Sexual abuse: Church has great responsibility here

Sexual abuse: Church has great responsibility here

By Carrie Brown McWhorter
The Alabama Baptist

Andy Savage, who served on the senior leadership team as teaching pastor at Memphis’ Highpoint Church, has stepped down following public acknowledgment that he sexually assaulted a teen 20 years ago while serving as her youth minister at a Texas church.

Highpoint Church, a megachurch which is affiliated with the Southern Baptist Convention, was widely criticized in January when Savage was given a standing ovation after apologizing for a “sexual incident” in 1998 involving Jules Woodson, a 17-year-old high school senior in his youth group at Woodlands Parkway Baptist Church in suburban Houston.

Woodson remained silent for two decades until the #MeToo movement exposing sexual abuse by powerful men prompted her to share the story on two Christian blogs.

In a New York Times video published in early March, Woodson said she looked up to Savage and trusted him before the 1998 encounter. Afterward, she said, church leaders didn’t handle it properly.

“What happened was a crime,” Woodson said. “This is not something the church should handle internally. … We as a church, of all places, should be getting this right.”

The allegations against Savage came at the height of the #MeToo and #ChurchToo movement that saw many female Christian teachers, including Kay Warren and Beth Moore, and thousands of Christian women acknowledge past sexual abuse and call out the church’s silence on the issue.

Warren, an author and co-founder of Saddleback Church in Lake Forest, California, and wife of pastor and author Rick Warren, said “a pedophile molested me when I was a little girl. It’s taken decades to heal. #MeToo.”

Moore tweeted that “a well-meaning mentor told me at 25 that people couldn’t handle hearing about sexual abuse and it would sink my ministry. It didn’t. #MeToo.”


Moore and more than 150 other women added their names to #SilenceIsNotSpiritual, an online statement calling on churches, particularly evangelical churches, “to end the silence and stop all participation in violence against women.”

“There is no institution with greater capacity to create protected spaces for healing and restoration for survivors, as well as confession, repentance and rehabilitation for perpetrators,” the statement reads.

The need for restoration is great, according to statistics published by the Department of Justice (DOJ) and the Centers for Disease Control and Prevention (CDC).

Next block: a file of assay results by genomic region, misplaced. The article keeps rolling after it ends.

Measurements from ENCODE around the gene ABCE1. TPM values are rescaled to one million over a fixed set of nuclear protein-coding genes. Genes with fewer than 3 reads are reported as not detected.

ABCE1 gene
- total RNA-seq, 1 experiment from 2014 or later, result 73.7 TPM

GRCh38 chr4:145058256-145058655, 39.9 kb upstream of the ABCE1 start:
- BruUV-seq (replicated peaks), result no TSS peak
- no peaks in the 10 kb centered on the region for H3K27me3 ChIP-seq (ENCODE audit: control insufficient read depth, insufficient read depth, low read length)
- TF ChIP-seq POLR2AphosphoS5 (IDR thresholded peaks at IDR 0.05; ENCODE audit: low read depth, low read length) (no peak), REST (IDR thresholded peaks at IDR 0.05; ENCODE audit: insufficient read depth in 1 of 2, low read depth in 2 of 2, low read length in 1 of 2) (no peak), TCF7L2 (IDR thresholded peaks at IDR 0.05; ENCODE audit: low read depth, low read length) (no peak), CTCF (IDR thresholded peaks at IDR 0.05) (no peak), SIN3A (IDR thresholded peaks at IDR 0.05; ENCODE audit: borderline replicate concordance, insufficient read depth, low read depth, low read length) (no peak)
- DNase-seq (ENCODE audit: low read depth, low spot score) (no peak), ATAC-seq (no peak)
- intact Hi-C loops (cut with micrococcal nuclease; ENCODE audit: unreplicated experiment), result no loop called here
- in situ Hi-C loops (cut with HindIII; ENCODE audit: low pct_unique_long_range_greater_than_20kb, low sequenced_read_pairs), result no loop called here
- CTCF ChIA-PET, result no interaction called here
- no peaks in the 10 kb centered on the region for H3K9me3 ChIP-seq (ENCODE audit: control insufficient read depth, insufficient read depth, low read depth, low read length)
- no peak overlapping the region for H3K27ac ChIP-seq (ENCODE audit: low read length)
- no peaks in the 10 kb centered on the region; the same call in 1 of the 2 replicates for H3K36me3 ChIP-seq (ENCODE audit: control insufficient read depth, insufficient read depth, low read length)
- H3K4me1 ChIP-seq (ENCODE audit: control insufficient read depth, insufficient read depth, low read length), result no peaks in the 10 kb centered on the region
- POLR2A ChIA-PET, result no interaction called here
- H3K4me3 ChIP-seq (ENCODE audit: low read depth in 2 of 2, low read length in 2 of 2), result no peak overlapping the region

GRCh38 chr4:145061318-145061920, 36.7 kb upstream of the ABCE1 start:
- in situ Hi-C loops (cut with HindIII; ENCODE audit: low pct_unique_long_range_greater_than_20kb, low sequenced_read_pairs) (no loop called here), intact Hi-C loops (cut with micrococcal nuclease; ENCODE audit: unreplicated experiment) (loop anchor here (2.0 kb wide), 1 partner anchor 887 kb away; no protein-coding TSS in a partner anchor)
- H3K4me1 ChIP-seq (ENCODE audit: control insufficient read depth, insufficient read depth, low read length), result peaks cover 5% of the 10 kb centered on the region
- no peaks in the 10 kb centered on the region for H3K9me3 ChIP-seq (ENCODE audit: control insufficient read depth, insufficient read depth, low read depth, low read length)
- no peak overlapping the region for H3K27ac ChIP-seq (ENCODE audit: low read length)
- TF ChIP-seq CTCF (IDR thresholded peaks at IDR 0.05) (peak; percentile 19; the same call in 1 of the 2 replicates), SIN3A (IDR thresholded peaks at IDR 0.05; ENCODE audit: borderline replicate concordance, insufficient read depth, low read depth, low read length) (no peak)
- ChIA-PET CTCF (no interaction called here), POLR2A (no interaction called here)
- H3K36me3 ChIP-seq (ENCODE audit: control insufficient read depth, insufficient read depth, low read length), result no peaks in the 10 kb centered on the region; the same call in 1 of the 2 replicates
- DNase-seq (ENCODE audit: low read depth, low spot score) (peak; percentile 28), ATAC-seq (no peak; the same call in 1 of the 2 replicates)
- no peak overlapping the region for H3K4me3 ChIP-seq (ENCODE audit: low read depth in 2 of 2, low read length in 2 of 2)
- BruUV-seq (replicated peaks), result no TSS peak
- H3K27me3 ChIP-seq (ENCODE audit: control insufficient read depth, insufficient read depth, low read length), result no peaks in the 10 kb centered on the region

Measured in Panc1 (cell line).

Every 98 seconds someone is sexually assaulted in the U.S., according to the DOJ. Data suggests 1 in 5 women and 1 in 15 men in the United States have experienced rape or attempted rape. Most victims first experienced sexual violence before age 25, according to the CDC.

The DOJ says the most likely place for the sexual assault to happen is at home. Almost half (48 percent) of survivors of sexual assault report they were sleeping or performing another activity at home at the time of their assault.

Twenty-nine percent were traveling to and from work or school or running errands.

Statistics likely underestimate the problem because many victims do not tell the police, family or friends about what has happened to them, the CDC says.

The church has to be prepared to take action, says Rob Hurtgen, a pastor and blogger at LifeWay Pastors. Pastors have a responsibility to both protect congregation members and to speak out against sexual assault.

“If abuse happens, contact the authorities,” he writes. “If the abuse is alleged of a ministry leader, remove them until the authorities can investigate the allegations. You have been entrusted by God and elevated by the church to care for the whole congregation. Your shepherding includes all matters theological, ethical and legal. Act.”

Lasting effects

For those who have been victims of sexual abuse, there are devastating and lasting effects that the church needs to understand and address, Moore said in January during a service focused on healing with Kay and Rick Warren at Saddleback Church.

“What may take an abuser five minutes is costing that (individual) … for the rest of their lives if they don’t know how to come to that kind of healing in Jesus,” she said.